View Full Version : Refinishing Vitracore Panels

02-21-2012, 01:49 PM
Our factory salon table was fabricated with a vitracore top and solid cherry bull nose edges. The table developed several cracks in the acrylic finish but the faux wood grain underneath was still ok. I contacted John Devolites at Restoration Marine regarding suitable sheets of "Nuvacore" and he quoted a price which, when combined with shipping, was sufficiently high to give me pause. I asked him about refinishing the surface with two part epoxy and he saw no reason why it shouldn't work. "If it didn't work, I was only out the cost of the epoxy". Good advice, so I decided to give it a try.

I sanded the entire surface and edges with 220 grit until the two cracks in the existing surface were almost flat to the touch. I didn't want to take too much material away for fear of penetrating down to the faux wood grain.

I applied at least a 2 mil coat of Rustoleum Stoneffects 2-part clear epoxy to the top and a somewhat thinner coat to the bullnose edge. I used half a $50 kit which is supposed to cover 32 sq ft. It is amazing how well this material flattens out. The two cracks can't be seen in the gloss surface but do appear as a thin dark line which is easily mistaken for wood grain. Here is the result:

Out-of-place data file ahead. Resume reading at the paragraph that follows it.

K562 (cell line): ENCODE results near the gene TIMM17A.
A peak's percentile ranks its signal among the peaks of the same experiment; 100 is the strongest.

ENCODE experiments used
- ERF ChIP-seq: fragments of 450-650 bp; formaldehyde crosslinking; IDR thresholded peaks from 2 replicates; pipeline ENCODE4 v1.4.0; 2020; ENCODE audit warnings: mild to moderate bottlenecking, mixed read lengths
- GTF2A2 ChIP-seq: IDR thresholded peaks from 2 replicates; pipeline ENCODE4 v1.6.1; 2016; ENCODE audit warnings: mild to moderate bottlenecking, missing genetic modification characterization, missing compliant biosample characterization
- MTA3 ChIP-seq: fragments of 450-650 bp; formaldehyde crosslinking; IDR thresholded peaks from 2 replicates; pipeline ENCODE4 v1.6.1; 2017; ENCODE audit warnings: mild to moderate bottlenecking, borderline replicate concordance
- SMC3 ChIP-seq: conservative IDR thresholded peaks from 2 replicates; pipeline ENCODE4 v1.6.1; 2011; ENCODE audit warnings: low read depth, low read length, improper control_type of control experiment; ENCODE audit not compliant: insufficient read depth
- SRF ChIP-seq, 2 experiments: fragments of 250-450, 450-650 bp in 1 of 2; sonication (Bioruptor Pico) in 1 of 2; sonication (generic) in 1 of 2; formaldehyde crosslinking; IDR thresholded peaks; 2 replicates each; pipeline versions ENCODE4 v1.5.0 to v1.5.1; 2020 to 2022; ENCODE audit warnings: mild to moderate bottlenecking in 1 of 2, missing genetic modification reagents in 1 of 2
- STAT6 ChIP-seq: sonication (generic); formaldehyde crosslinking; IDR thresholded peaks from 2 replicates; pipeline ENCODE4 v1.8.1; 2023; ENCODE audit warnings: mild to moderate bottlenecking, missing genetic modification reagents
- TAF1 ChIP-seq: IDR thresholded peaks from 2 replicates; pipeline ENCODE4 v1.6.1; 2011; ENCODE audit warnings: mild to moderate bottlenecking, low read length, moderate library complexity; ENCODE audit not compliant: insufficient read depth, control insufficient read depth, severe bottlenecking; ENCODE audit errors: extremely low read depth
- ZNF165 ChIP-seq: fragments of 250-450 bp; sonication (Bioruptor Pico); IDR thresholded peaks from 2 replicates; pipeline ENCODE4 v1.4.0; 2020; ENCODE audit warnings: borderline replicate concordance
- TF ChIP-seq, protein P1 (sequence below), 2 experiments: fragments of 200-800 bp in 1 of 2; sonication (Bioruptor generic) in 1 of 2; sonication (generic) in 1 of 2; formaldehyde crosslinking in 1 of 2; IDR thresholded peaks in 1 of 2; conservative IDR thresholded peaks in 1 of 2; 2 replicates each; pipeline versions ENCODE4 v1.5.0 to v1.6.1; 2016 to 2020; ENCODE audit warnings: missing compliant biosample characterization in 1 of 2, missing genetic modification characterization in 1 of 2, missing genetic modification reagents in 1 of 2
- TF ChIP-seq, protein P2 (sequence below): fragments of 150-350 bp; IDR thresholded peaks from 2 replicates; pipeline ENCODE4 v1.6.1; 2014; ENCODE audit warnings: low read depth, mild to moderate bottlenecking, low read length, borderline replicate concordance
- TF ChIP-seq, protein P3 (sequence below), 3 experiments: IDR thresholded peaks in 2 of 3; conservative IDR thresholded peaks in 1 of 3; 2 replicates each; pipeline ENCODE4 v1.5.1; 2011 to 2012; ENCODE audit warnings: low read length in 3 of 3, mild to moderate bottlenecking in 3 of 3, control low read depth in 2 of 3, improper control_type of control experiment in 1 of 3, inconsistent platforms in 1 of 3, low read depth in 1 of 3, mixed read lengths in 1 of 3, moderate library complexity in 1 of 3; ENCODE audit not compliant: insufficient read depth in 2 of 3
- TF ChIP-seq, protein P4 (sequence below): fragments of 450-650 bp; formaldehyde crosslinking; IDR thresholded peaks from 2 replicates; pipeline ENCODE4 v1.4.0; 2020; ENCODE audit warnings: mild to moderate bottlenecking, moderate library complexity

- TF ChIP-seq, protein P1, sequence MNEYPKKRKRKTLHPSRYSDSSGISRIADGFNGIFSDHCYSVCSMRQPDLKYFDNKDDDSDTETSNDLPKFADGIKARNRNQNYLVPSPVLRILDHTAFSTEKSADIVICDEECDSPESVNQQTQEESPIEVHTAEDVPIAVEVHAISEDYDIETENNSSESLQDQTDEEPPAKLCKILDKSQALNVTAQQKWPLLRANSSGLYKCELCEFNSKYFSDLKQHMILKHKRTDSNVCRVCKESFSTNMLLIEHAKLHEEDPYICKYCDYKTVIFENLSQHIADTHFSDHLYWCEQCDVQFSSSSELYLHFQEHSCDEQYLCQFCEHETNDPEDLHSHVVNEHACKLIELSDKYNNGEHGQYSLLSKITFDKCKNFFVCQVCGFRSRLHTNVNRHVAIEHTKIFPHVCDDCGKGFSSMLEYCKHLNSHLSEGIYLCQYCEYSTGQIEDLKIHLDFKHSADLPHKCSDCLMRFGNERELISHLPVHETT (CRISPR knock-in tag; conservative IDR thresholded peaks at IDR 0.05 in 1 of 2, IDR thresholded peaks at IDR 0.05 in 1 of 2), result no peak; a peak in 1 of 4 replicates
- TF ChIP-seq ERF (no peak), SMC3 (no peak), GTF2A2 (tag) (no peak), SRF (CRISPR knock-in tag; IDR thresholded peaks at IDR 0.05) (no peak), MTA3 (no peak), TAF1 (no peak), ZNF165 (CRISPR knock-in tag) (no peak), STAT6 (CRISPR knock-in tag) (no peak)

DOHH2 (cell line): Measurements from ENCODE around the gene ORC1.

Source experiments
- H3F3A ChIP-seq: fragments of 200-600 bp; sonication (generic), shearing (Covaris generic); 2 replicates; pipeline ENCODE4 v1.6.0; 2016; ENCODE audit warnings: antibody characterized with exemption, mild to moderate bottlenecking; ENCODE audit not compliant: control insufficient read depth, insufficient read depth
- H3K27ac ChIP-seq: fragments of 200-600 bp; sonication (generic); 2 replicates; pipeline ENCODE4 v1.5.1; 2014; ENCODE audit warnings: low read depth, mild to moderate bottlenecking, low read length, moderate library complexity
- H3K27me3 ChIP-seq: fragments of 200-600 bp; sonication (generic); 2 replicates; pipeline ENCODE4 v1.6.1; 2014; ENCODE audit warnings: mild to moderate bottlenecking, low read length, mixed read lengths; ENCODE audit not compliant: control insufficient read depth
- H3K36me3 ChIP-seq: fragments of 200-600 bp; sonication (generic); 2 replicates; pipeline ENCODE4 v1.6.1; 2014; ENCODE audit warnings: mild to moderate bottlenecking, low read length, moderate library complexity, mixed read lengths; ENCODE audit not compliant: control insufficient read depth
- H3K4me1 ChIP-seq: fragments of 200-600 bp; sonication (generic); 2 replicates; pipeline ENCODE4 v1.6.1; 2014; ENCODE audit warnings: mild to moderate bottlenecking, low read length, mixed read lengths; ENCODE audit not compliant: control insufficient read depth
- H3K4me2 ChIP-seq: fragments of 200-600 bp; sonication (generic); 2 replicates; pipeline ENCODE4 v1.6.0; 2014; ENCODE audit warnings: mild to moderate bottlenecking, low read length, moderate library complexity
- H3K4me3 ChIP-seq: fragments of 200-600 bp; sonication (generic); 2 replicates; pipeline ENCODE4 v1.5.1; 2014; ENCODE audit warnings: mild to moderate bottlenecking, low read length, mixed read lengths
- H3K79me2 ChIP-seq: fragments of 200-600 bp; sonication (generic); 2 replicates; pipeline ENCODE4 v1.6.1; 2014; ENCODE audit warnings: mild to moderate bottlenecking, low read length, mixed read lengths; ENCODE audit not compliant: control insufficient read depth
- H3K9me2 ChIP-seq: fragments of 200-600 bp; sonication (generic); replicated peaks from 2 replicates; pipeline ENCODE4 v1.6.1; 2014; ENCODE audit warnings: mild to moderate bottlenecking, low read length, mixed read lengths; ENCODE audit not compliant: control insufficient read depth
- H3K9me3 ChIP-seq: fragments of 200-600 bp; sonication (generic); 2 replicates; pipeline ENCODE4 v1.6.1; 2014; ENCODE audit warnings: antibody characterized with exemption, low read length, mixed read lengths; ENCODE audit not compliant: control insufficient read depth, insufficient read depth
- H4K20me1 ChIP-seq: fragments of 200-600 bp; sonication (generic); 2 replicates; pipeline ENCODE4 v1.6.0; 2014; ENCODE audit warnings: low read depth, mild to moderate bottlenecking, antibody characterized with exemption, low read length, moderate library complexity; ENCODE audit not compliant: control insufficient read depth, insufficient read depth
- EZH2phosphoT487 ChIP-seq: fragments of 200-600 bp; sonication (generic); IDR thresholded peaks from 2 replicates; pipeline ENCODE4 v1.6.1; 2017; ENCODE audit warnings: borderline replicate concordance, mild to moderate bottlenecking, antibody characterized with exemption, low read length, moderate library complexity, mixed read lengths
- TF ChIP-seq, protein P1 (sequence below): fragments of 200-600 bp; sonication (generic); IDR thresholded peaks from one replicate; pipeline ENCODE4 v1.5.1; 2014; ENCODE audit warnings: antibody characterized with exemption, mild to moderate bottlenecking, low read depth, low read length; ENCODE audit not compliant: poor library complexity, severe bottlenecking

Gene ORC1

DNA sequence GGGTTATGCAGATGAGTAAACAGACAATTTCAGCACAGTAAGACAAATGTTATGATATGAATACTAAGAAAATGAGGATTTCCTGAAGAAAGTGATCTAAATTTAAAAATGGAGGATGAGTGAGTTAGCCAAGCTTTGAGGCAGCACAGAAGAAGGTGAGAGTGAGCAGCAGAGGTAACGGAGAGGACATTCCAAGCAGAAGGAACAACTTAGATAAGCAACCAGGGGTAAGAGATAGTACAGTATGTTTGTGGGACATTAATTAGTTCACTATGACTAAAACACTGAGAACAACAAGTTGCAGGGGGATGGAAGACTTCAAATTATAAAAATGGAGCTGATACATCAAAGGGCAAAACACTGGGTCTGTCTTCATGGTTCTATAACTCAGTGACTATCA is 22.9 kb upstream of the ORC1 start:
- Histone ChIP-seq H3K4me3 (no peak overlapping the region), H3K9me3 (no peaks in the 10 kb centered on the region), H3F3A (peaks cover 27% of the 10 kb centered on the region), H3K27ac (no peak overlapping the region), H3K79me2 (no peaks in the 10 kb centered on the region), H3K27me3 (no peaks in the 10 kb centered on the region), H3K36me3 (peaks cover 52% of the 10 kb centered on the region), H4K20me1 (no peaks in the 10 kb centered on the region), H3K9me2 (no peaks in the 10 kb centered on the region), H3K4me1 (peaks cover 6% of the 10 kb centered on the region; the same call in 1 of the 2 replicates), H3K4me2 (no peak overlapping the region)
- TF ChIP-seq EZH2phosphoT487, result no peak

It will be interesting to see if any further cracks appear in the original finish. I`m hoping the new epoxy will prevent this from happening. It seems to have developed a good bond with the old surface.

You have to be impressed by a guy like John, who gives honest advice knowing that a lost sale is likely to result. I have made purchases from Restoration Marine in the past, and certainly wouldn't hesitate to give them business in the future.


02-21-2012, 02:52 PM
I have a couple of deep gouges in my table, one that is 3/8" wide by 3" long

02-21-2012, 03:06 PM
Looks great!

02-21-2012, 03:11 PM
That looks amazing. I love projects that are inexpensive, involve a little elbow grease, and yield superb results.

02-21-2012, 03:21 PM
I have a couple of deep gouges in my table, one that is 3/8" wide by 3" long

If the faux wood grain is not damaged, you likely can repair it. I would fill the gouge with epoxy and after it has cured, sand it even with the rest of the surface. Then I would sand the entire table surface and apply epoxy to the whole table.

02-21-2012, 03:59 PM
Jacob, the table does look great!!! Thanks for sharing with us... Gives me some ideas for other projects!:grin: